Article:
International Atomic Energy Agency (IAEA) Director General Rafael Grossi will travel to Tehran today, his first trip to Iran since he took office last December. During his discussions there, Grossi will address Iran's cooperation with the Vienna-headquartered agency, and "in particular Iran’s provision of access to the Agency’s inspectors to requested locations", the IAEA said.
In June, the IAEA Board of Governors adopted a resolution calling on Iran to fully cooperate with the IAEA in implementing its NPT Safeguards Agreement and Additional Protocol, and satisfy the IAEA's requests without further delay.
"I have decided to come personally to Tehran so that I can reinforce the importance of cooperation and the full implementation of all safeguards commitments and obligations with the IAEA," Grossi said in an IAEA statement yesterday.
"My objective is that my meetings in Tehran will lead to concrete progress in addressing the outstanding questions that the Agency has related to safeguards in Iran and, in particular, to resolve the issue of access. I also hope to establish a fruitful and cooperative channel of direct dialogue with the Iranian government which will be valuable now and in the future."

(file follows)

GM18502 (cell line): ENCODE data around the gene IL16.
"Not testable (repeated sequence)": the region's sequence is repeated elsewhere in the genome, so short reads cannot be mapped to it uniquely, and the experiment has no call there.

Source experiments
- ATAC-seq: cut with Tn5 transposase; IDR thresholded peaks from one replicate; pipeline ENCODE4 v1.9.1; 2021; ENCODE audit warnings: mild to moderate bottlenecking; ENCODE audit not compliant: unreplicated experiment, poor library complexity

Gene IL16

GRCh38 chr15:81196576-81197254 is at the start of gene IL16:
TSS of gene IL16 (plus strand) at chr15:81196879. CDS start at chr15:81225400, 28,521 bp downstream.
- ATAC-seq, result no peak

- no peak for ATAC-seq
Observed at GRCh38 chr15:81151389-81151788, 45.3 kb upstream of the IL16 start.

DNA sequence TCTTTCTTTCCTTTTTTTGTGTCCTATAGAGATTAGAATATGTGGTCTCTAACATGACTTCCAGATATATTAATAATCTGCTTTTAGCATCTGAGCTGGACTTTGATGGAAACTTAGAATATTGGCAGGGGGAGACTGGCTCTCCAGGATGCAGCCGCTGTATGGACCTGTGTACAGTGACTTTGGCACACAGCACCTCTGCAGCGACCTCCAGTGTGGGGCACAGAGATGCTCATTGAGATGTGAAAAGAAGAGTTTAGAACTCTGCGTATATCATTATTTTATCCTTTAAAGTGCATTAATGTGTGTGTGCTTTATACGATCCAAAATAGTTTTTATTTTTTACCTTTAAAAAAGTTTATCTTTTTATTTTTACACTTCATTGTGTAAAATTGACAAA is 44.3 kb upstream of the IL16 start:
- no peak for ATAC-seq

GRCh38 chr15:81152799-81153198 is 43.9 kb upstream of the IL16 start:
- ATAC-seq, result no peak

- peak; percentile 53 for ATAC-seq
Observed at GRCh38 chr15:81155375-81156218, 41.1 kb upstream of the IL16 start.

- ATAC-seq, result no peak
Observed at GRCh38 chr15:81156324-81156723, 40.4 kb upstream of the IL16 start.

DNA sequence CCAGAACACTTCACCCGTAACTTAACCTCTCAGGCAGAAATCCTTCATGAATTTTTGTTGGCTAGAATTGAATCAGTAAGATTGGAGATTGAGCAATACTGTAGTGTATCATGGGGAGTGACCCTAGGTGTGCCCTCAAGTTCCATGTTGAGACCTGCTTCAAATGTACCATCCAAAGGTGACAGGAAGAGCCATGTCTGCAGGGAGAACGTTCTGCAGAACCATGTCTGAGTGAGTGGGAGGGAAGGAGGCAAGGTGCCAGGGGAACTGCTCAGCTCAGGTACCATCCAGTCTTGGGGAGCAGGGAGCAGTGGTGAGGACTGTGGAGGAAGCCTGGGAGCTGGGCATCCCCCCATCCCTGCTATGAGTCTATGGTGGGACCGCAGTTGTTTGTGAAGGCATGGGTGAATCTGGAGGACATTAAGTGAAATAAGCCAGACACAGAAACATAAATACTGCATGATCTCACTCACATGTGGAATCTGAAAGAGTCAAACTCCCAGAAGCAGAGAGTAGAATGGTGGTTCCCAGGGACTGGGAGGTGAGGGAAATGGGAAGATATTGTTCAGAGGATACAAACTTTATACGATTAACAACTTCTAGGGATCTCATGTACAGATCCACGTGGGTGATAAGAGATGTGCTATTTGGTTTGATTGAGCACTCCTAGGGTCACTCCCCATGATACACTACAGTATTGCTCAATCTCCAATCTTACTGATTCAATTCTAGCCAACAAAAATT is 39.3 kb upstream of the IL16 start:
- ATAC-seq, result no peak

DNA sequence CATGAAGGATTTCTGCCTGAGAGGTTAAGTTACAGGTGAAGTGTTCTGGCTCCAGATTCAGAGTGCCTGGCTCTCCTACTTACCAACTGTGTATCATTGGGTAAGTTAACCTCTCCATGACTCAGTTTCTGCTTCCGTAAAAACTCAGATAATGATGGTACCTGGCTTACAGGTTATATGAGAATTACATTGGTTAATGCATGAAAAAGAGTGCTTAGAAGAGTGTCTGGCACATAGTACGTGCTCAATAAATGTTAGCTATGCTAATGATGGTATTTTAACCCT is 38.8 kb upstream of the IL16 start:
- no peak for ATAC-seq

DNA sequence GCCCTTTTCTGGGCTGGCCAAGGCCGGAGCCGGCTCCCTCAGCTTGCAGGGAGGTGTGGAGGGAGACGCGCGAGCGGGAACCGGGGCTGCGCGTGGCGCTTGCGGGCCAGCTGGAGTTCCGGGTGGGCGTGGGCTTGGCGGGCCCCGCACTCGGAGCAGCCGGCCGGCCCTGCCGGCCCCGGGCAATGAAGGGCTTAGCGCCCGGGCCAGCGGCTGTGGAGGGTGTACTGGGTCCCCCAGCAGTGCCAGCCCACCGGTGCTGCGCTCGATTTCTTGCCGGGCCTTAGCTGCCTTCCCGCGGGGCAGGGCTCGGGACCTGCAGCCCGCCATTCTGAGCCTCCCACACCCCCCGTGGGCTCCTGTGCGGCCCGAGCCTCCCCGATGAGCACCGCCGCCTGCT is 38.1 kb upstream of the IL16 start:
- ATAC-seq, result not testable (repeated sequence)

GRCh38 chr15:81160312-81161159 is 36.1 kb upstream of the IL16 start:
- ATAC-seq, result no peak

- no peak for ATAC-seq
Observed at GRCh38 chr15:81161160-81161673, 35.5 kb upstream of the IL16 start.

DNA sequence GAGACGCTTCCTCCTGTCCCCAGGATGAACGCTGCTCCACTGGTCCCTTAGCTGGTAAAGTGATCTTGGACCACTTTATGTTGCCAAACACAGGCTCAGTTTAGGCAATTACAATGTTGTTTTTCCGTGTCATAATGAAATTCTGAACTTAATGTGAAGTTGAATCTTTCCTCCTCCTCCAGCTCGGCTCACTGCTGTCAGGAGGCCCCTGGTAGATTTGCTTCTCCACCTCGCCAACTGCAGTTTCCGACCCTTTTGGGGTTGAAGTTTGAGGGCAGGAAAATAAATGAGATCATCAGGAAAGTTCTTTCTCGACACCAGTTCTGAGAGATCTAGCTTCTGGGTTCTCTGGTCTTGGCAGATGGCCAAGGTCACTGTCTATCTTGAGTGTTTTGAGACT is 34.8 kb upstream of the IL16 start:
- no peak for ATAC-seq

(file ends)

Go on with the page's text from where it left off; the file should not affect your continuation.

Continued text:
Iranian Foreign Minister Mohammad Javad Zarif said Iran was being transparent and cooperative with the IAEA, the Islamic Republic News Agency (IRNA) reported today. Speaking to journalists in Tehran during the inauguration ceremony of a consular services desk at Iran's foreign ministry, Zarif said Grossi's visit to Iran "has nothing to do with the trigger mechanism", referring to the US administration's letter to the UN Security Council (UNSC) last week, requesting to initiate the 'snapback' mechanism of the Iran nuclear deal that was signed five years ago.
In a separate press briefing, Iran's foreign ministry spokesman, Saeed Khatibzadeh, said Iran and the IAEA had had their "ups and downs", but the Joint Comprehensive Plan of Action had "led to the highest level cooperation". IAEA access to Iran's nuclear sites is "the most ever in the history" of the UN agency, Khatibzadeh said.
The USA had "demanded to distribute a statement" among the UNSC members, but Khatibzadeh said he had "registered a letter in the Secretariat" before his US counterpart, Secretary of State Mike Pompeo. "So, Iran was the plaintiff and the US the defendant," Khatibzadeh reportedly said.
Iran had been expecting Grossi's visit "since last autumn", but the coronavirus outbreak had postponed it, he said, adding that, "as long as the Agency acts with impartiality and independence, and far from the political pressures of a third party, there will be no problems between the IAEA and Tehran".
Grossi will arrive in Tehran this evening and meet with President Hassan Rouhani, Foreign Minister Zarif and Ali Akbar Salehi, the head of Atomic Energy Organisation of Iran, on 25 and 26 August.